Machine tool state: Verl proposed a system for feed drives wear monitoring based only on signals available in controlled drives: position, speed and motor current. The algorithm compares current characteristic parameters with those detected when the machine is new. Zhou introduced a systematic method to design and implement an integrated intelligent monitoring system, with modular and reconfigurable structure, to monitor power, vibration, temperature and drive and spindle pressure for condition monitoring, fault diagnosis and maintenance planning in flexible manufacturing cells. Saravanan present an analysis of failure frequency and downtime of critical subsystems in a lathe. The highest number of failures took place in electrical and headstock subsystems.

Chatter detection: Chatter can be detected by monitoring the power spectrum of the displacement of a work piece during the machining operation. Kuljanic analyse chatter identification methods used in research and investigate an industrial chatter detection system by comparing several sensors: the best results were given by a multi-sensor system using an axial force sensor and two accelerometers. Berger apply wavelet decomposition of cutting force signals to discriminate between chatter and non chatter states (Berger et al., 1998). Govekar use entropy rate of resultant cutting force signals to detect broken chip formation and chatter onset in turning. Kwak and Song develop a method based on AE signals to recognise chatter vibration in grinding (Mezentsev et al., 2002). Yoon and Chin apply wavelet transform of cutting force signals for real-time detection of chatter in end milling operations.

DECISION MAKING SUPPORT SYSTEMS AND PARADIGMS

In monitoring and control activities for modern untended manufacturing systems, the role of cognitive computing methods employed in the implementation of intelligent sensors and sensorial systems is a fundamental one. A conspicuous number of schemes, techniques and paradigms have been used to develop decision making support systems functional to come to a conclusion on machining process conditions based on sensor signals data features. The cognitive paradigms most frequently employed for the purpose of sensor monitoring in machining, including neural networks, fuzzy logic, genetic algorithms able to synergically combine the capabilities of the various cognitive methods, are briefly reviewed.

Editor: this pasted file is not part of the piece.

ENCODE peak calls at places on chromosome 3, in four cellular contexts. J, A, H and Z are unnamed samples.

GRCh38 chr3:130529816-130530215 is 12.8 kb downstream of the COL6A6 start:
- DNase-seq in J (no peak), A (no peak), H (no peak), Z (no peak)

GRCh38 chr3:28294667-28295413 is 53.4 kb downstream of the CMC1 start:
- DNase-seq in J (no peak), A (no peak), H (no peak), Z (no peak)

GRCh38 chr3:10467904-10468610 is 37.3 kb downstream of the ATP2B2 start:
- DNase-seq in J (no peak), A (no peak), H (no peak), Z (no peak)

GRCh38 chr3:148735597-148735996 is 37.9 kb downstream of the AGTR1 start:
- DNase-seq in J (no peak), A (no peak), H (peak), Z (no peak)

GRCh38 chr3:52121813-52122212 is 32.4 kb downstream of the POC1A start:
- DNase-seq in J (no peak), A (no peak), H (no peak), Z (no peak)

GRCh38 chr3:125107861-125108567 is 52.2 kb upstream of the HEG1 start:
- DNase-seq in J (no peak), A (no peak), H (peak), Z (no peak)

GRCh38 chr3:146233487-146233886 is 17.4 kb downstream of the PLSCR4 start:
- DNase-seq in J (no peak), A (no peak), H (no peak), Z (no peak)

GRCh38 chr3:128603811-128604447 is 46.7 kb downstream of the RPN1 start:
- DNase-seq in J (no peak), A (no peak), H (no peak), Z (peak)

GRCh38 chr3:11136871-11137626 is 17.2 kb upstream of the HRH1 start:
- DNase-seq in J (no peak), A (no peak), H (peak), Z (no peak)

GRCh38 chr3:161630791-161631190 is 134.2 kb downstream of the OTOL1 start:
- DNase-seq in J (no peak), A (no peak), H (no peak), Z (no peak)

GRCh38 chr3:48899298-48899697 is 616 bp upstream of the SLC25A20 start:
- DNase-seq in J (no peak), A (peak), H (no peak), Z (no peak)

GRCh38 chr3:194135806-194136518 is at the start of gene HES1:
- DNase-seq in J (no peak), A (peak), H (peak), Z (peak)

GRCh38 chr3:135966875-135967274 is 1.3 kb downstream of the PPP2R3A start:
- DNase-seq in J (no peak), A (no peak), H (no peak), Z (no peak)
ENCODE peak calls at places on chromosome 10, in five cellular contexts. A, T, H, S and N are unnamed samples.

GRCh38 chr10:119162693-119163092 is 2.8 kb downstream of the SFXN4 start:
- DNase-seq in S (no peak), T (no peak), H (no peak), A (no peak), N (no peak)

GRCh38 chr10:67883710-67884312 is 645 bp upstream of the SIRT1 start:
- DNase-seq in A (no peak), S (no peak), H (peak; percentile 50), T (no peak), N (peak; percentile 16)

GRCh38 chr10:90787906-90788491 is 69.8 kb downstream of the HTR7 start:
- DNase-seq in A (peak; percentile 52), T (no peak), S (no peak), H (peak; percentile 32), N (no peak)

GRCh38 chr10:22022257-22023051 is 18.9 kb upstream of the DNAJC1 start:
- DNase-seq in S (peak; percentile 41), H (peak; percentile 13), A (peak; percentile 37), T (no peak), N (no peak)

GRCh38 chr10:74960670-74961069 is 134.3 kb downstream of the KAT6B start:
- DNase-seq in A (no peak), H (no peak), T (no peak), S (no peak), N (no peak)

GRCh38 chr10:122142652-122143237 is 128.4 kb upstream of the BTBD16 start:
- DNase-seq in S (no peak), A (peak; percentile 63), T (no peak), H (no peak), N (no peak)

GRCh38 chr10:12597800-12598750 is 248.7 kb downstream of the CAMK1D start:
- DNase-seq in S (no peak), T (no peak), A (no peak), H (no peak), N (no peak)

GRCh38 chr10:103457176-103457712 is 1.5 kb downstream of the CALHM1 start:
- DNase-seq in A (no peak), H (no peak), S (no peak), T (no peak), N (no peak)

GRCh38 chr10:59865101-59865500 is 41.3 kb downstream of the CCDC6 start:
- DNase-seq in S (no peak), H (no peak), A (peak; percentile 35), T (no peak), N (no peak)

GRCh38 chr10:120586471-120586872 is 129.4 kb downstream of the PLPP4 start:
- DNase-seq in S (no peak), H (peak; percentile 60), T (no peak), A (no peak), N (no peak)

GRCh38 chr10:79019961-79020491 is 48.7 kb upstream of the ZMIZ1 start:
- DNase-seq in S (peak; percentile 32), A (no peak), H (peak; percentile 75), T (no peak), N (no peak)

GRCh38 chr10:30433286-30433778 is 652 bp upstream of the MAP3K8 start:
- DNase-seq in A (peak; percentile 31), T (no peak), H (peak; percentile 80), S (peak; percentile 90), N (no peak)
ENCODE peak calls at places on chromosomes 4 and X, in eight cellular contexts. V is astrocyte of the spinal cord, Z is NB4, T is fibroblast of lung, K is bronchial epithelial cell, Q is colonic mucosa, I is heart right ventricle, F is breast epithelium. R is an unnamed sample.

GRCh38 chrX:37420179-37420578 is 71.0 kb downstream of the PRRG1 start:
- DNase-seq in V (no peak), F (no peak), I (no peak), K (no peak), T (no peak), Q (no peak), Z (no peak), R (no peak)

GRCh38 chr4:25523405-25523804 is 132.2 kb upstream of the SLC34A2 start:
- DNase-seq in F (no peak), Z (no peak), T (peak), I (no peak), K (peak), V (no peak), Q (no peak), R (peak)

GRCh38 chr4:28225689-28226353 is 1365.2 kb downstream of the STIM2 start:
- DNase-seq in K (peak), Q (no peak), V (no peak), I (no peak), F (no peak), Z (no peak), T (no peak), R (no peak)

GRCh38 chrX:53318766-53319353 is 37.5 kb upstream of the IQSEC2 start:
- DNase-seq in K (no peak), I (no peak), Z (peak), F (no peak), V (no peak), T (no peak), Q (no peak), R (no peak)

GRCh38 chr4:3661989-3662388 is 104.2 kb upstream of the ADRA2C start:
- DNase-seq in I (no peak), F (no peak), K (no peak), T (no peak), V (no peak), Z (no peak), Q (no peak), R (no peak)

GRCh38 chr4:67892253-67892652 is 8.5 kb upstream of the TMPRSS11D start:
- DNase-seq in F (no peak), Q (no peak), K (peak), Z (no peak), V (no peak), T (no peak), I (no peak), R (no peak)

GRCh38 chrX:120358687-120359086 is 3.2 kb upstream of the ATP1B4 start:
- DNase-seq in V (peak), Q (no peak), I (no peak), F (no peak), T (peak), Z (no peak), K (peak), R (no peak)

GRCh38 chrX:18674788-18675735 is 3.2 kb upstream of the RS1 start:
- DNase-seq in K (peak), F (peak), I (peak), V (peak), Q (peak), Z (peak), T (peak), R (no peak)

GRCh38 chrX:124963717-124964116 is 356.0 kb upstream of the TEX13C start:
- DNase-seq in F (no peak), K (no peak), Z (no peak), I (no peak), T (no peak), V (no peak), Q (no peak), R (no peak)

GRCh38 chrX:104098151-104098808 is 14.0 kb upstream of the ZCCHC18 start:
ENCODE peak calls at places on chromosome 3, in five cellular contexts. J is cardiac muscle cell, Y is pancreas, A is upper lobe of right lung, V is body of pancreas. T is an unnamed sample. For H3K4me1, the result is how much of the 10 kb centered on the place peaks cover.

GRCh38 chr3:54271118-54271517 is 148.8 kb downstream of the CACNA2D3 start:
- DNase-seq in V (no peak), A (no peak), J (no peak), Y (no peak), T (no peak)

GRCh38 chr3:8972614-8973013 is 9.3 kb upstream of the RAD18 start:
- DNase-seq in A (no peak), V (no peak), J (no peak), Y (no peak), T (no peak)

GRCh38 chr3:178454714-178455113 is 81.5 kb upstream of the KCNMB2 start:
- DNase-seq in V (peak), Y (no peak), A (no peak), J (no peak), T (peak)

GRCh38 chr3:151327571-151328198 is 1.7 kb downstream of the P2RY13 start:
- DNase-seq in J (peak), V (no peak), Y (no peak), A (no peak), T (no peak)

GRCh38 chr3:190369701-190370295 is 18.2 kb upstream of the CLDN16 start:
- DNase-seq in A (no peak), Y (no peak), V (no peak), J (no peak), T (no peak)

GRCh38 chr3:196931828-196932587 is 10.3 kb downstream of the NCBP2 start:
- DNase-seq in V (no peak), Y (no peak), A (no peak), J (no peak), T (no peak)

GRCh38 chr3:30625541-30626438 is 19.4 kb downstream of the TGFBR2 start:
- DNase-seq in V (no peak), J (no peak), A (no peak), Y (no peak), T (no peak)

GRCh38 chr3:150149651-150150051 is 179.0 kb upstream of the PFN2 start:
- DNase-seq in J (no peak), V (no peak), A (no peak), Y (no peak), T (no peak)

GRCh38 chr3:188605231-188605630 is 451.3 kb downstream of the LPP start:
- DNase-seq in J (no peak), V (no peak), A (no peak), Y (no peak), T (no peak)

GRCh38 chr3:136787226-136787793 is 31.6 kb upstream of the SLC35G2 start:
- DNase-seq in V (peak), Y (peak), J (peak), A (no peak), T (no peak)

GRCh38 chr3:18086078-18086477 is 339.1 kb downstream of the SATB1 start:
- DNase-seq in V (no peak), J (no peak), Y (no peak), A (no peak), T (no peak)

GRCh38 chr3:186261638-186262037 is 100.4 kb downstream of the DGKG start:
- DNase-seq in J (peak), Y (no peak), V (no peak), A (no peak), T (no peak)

Neural networks: Neural Network (NN) is a simplified model of the human brain that assumes that computation is distributed over several highly interconnected processing elements, called neurons or nodes which operate in parallel. NN exhibit characteristics such as mapping capabilities or pattern association, generalization, robustness, fault tolerances and parallel and high speed information processing. It adopts various learning mechanisms of which supervised learning and unsupervised learning methods have to be very popular. NN have been successfully applied to problems in the field of pattern recognition, image processing, data compression, forecasting and optimization (Rajasekaran and Vijayalakshmi, 2003).

Neural network models: NN is a data base processing system consisting of a large number of artificial neurons in an architecture inspired by the structure of the cerebral cortex of the brain. A NN provides a mapping through which points in the input space are associated with corresponding points in an output space on the basis of designated attribute values, of which class membership can be one. NN can be employed as mapping devices, pattern classifiers or patterns completers. For more information on NN, Knowledge is built into a NN by training. Some NN can be trained by feeding them with typical input patterns and expected output patterns. The error between actual and expected outputs is used to modify the weight of the connections between neurons.